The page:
Compiling with high optimization levels (-xO5) is enhanced by providing the compiler with runtime performance feedback. To produce the profile feedback the compiler needs to do its best optimizations, you must compile first with -xprofile=collect, run the executable against a typical data set, and then recompile at the highest optimization level and with -xprofile=use.
See also the f95(1) man page for additional information about —xprofile and environment variables.
Collect and save execution frequency data for later use by the optimizer with -xprofile=use. The compiler generates code to measure statement execution frequency.
The name is the optional name of the directory in which profile data will be stored when the program is executed. If specified, name should be an absolute UNIX pathname. If name is not specified, profile data for a profiled program named program will be stored in a directory named program.profile in the current working directory at the time that program is executed.
At runtime a program compiled with -xprofile=collect:name will create by default the subdirectory name.profile to hold the runtime feedback information. The program writes its runtime profile data to the file named feedback in this subdirectory. If you run the program several times, the execution frequency data accumulates in the feedback file; that is, output from prior runs is not lost.
You can set the environment variables SUN_PROFDATA and SUN_PROFDATA_DIR to control the file and directory where a program compiled with -xprofile=collect writes its runtime profile data. With these variables set, the program compiled with -xprofile=collect writes its profile data to $SUN_PROFDATA_DIR/$SUN_PROFDATA.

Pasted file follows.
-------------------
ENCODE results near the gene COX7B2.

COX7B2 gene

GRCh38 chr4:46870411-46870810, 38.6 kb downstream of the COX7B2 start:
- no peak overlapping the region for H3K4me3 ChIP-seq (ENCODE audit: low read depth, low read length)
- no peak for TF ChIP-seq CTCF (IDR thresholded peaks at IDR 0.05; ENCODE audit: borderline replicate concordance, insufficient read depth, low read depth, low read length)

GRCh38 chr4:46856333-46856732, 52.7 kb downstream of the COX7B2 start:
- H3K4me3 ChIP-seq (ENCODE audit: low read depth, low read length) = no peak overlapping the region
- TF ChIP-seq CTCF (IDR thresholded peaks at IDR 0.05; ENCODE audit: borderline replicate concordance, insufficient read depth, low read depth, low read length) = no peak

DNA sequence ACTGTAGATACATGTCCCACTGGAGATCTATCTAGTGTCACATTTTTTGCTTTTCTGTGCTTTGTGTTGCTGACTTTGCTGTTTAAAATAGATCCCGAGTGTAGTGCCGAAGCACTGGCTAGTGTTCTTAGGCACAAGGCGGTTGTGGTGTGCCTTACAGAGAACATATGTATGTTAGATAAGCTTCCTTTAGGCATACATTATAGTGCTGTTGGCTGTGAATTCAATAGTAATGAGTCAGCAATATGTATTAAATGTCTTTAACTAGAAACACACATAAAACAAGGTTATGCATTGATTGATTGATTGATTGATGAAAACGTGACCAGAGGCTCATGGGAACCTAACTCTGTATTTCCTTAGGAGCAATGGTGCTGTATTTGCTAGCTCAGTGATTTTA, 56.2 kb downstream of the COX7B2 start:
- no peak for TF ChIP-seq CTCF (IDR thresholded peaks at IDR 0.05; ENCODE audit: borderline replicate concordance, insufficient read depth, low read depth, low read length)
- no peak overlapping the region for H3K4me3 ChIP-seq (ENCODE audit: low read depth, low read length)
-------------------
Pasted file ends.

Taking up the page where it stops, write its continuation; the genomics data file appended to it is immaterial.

These environment variables similarly control the path and names of the profile data files written by tcov, as described in the tcov(1) man page.
Profile collection is “MT-safe”. That is, profiling a program that does its own multitasking by compiling with -mt and calling the multitasking library directly will give accurate results.
When compiling and linking in separate steps, the link step must also specify -xprofile=collect if it appears on the compile step.
Use execution frequency data to optimize strategically at optimization level -xO5.
As with collect:nm, the nm is optional and may be used to specify the name of the program.
The program is optimized by using the execution frequency data previously generated and saved in the profile data files written by a previous execution of the program compiled with -xprofile=collect.
The source files and other compiler options must be exactly the same as used for the compilation that created the compiled program that generated the feedback file. If compiled with -xprofile=collect:nm, the same program name nm must appear in the optimizing compilation: -xprofile=use:nm.
See also -xprofile_ircache for speeding up compilationg between the collect and use phases.
See also -xprofile_pathmap for controlling where the compiler looks for profile data files.
Code instrumentation is similar to that of -a, but .d files are no longer generated for each source file. Instead, a single file is generated, whose name is based on the name of the final executable. For example, if stuff is the executable file, then stuff.profile/tcovd is the data file.
When running tcov, you must pass it the -x option to make it use the new style of data. If not, tcov uses the old .d files, if any, by default for data, and produces unexpected output.
Unlike -a, the TCOVDIR environment variable has no effect at compile–time. However, its value is used at program runtime to identify where to create the profile subdirectory.
See the tcov(1) man page, the “Performance Profiling” chapter of the Fortran Programming Guide, and the Program Performance Analysis Tools manual for more details.
The report produced by tcov can be unreliable if there is inlining of subprograms due to -O4 or -inline. Coverage of calls to routines that have been inlined is not recorded.